Hepburn and Peck are both believable, and likable, as the young couple from different backgrounds that meet by chance and fall in love (a simple story that is still being used in many a film today). Peck’s part had initially been written for Cary Grant, but Grant declined the offer, feeling that the male lead in the film was playing second fiddle to the female lead (heaven forbid). (Interestingly, in the DVD extras, Peck suggests that at the time he felt every script that landed on his doormat had already been turned down by Grant. He comes across as being a very likable man, as it happens.) Hepburn, as mentioned earlier, was in her first major role, but was not considered to be the (or a) star of the film until midway through when Peck, realising just how good her performance was, lobbied the director and the studio to put Hepburn’s name above the title with his, where it deserved to be.
Though Peck was better known for his roles in serious dramas, he acquits himself well in Roman Holiday‘s gentle, occasionally farcical, comic moments, and his unthreatening presence adds to the film’s light, easy air. There is much reliance on Alpert for laughs, and he brings a real spark to his scenes, playing an effervescent and unpredictable photographer that leaves Bradley looking a little dull by comparison. But the film is rightly remembered as Hepburn’s breakthrough, and she gives an assured performance as the Princess. Despite some irksome faux-drunk overacting at the start of the movie, once things settle down she is very good. She has a hint of the tomboy about her, and a mischievous look in her eye throughout.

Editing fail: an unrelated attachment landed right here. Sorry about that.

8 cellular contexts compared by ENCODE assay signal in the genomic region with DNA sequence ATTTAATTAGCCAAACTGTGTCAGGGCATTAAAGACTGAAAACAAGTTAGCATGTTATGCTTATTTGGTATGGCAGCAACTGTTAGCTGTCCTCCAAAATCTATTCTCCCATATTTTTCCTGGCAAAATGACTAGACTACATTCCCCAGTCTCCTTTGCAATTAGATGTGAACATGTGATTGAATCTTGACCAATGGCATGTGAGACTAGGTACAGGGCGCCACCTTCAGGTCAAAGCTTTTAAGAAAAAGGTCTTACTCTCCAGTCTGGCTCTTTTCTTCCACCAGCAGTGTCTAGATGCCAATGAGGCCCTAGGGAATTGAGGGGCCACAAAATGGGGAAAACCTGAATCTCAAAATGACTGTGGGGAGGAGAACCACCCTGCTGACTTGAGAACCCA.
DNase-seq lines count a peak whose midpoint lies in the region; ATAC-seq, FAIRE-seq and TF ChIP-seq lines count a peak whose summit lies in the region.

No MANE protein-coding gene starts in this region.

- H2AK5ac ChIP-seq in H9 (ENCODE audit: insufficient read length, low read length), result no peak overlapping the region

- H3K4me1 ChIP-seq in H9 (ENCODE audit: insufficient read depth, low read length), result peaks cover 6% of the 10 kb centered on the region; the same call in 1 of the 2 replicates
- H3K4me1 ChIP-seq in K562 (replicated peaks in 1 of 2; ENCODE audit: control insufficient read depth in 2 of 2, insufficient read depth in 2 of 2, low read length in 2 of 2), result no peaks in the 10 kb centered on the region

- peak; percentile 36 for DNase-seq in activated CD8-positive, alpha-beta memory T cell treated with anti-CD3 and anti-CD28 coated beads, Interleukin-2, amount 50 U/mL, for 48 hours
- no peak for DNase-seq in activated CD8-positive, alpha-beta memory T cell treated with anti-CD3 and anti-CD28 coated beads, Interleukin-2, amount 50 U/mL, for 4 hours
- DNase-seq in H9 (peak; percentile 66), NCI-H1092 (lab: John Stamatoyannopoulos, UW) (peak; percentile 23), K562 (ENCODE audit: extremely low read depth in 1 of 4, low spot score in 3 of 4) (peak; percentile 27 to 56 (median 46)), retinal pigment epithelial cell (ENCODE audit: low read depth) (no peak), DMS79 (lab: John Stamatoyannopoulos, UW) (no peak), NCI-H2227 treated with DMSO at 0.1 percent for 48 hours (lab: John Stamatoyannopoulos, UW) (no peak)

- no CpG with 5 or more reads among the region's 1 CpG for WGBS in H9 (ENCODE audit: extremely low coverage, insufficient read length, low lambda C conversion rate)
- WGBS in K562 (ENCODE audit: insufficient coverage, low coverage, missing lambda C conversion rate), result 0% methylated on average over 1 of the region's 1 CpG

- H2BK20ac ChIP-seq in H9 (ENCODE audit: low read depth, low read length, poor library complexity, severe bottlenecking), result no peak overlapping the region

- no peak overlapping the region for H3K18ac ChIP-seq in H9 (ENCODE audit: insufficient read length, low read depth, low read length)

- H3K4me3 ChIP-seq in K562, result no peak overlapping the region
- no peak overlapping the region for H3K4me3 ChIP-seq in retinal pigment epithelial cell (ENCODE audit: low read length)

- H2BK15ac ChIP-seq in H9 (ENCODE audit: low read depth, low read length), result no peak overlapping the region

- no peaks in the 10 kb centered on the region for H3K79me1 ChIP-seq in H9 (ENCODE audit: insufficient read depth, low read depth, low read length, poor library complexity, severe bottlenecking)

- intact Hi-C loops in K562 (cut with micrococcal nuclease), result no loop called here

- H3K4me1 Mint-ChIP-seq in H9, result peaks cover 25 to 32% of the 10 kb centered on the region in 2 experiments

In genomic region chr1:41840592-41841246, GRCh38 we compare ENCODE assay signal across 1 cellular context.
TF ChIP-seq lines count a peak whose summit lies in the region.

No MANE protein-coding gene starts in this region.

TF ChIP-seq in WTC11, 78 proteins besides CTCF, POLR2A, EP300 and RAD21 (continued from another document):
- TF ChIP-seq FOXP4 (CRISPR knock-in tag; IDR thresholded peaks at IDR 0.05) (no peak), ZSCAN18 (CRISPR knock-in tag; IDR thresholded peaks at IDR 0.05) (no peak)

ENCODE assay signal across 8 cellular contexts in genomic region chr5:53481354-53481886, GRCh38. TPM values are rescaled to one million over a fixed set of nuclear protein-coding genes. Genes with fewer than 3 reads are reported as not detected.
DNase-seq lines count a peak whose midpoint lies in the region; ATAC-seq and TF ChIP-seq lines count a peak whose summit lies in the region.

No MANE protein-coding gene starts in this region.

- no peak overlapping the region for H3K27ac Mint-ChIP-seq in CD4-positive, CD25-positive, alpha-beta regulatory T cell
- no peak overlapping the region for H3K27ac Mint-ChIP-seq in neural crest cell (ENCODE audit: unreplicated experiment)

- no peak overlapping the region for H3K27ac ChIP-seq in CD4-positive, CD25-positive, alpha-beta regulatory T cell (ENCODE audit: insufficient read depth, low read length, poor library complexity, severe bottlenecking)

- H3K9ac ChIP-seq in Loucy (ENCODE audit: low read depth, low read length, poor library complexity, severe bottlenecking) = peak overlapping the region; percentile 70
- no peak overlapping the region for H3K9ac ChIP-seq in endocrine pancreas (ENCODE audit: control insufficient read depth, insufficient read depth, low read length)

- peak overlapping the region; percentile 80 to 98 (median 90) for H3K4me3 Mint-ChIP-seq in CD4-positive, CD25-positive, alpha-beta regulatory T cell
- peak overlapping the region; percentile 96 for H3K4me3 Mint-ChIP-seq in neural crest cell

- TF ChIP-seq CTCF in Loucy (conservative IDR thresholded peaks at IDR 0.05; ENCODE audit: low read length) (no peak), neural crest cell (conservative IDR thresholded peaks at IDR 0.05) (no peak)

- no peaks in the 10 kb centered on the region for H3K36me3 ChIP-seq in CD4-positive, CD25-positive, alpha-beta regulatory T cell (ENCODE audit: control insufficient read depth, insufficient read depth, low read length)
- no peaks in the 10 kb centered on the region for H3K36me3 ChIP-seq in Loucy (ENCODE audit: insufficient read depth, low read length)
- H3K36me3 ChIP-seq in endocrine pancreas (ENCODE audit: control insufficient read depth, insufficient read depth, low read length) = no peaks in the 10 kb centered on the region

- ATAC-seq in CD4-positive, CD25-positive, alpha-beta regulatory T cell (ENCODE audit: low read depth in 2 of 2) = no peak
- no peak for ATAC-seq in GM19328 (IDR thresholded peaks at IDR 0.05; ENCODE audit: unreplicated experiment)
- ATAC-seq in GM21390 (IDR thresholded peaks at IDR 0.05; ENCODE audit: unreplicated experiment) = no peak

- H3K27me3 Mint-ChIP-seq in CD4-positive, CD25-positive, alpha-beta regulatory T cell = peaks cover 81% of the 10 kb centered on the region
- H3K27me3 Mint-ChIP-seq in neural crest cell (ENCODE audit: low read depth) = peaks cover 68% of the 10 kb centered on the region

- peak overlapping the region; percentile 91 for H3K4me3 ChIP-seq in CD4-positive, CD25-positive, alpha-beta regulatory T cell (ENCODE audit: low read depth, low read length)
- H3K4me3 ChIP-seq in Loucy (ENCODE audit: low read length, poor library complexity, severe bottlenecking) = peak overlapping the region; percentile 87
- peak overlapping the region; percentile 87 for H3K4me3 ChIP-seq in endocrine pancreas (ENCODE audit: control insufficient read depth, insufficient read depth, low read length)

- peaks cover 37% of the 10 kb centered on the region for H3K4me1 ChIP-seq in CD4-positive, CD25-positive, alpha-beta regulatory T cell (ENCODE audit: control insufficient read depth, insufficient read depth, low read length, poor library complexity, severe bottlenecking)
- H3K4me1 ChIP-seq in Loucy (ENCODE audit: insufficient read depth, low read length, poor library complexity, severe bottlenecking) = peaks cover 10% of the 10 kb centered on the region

I have to admit my mind started to wander during the film, and throughout I had a strong sense of knowing what was about to happen next (having said that, the bittersweet ending came out of nowhere and left me shocked, though it’s a shame that the final scene was the first time that my interest was piqued). Perhaps it’s because I’m familiar with the locations used, and the class-mismatch love story, though it’s hardly Wyler’s fault that so much romantic pap has been made in the past five decades since that has liberally borrowed from films such as this (*cough, ahem, Notting Hill*). Though the years haven’t been particularly kind to certain aspects of Roman Holiday, it also has a hell of a lot of timeless charm, most notably thanks to Audrey Hepburn’s performance and many striking – if now familiar – scenes of Rome’s most glorious features.
Directed by: William Wyler
Written by: Dalton Trumbo, Ian McLellan Hunter, John Dighton
Starring: Audrey Hepburn, Gregory Peck
Running Time: 118 Minutes